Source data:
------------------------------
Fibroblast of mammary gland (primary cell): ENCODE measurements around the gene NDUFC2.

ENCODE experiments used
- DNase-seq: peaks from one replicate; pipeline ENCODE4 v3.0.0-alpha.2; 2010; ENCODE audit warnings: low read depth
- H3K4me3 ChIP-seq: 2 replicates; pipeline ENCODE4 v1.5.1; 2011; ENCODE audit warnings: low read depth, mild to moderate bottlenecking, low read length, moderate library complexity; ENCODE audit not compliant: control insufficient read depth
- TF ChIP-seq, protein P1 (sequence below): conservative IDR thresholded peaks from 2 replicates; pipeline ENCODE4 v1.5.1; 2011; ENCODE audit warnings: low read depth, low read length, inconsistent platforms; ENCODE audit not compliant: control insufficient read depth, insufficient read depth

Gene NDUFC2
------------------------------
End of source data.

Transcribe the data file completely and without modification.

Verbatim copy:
Fibroblast of mammary gland (primary cell): ENCODE measurements around the gene NDUFC2.

ENCODE experiments used
- DNase-seq: peaks from one replicate; pipeline ENCODE4 v3.0.0-alpha.2; 2010; ENCODE audit warnings: low read depth
- H3K4me3 ChIP-seq: 2 replicates; pipeline ENCODE4 v1.5.1; 2011; ENCODE audit warnings: low read depth, mild to moderate bottlenecking, low read length, moderate library complexity; ENCODE audit not compliant: control insufficient read depth
- TF ChIP-seq, protein P1 (sequence below): conservative IDR thresholded peaks from 2 replicates; pipeline ENCODE4 v1.5.1; 2011; ENCODE audit warnings: low read depth, low read length, inconsistent platforms; ENCODE audit not compliant: control insufficient read depth, insufficient read depth

Gene NDUFC2